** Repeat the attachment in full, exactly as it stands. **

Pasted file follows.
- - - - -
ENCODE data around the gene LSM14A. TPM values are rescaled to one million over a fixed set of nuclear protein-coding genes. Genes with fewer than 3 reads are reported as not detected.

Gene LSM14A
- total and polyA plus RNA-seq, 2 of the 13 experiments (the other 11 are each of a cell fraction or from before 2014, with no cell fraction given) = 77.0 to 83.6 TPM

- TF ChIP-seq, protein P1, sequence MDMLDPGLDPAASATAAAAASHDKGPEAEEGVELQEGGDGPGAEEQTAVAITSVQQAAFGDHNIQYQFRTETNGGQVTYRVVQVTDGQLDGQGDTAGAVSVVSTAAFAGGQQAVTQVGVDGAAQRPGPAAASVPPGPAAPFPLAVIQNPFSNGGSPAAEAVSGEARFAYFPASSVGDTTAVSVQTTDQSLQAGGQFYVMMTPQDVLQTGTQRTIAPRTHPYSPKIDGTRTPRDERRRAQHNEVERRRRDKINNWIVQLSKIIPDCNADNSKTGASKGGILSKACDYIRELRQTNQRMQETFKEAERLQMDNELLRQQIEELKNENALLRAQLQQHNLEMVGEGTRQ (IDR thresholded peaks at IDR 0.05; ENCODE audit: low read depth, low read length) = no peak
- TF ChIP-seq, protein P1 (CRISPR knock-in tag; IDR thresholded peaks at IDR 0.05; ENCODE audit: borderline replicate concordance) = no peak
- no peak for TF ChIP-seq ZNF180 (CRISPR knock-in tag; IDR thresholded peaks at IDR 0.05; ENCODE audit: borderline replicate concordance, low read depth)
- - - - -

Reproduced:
ENCODE data around the gene LSM14A. TPM values are rescaled to one million over a fixed set of nuclear protein-coding genes. Genes with fewer than 3 reads are reported as not detected.

Gene LSM14A
- total and polyA plus RNA-seq, 2 of the 13 experiments (the other 11 are each of a cell fraction or from before 2014, with no cell fraction given) = 77.0 to 83.6 TPM

- TF ChIP-seq, protein P1, sequence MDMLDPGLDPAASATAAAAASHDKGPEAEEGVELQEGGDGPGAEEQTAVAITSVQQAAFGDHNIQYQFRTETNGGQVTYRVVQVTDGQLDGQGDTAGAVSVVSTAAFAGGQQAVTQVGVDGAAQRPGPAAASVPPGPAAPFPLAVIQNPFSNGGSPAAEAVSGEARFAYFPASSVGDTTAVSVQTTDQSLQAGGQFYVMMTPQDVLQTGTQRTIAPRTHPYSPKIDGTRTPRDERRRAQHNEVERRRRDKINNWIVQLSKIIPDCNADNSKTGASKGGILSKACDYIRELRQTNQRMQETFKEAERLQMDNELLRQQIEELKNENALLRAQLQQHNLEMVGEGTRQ (IDR thresholded peaks at IDR 0.05; ENCODE audit: low read depth, low read length) = no peak
- TF ChIP-seq, protein P1 (CRISPR knock-in tag; IDR thresholded peaks at IDR 0.05; ENCODE audit: borderline replicate concordance) = no peak
- no peak for TF ChIP-seq ZNF180 (CRISPR knock-in tag; IDR thresholded peaks at IDR 0.05; ENCODE audit: borderline replicate concordance, low read depth)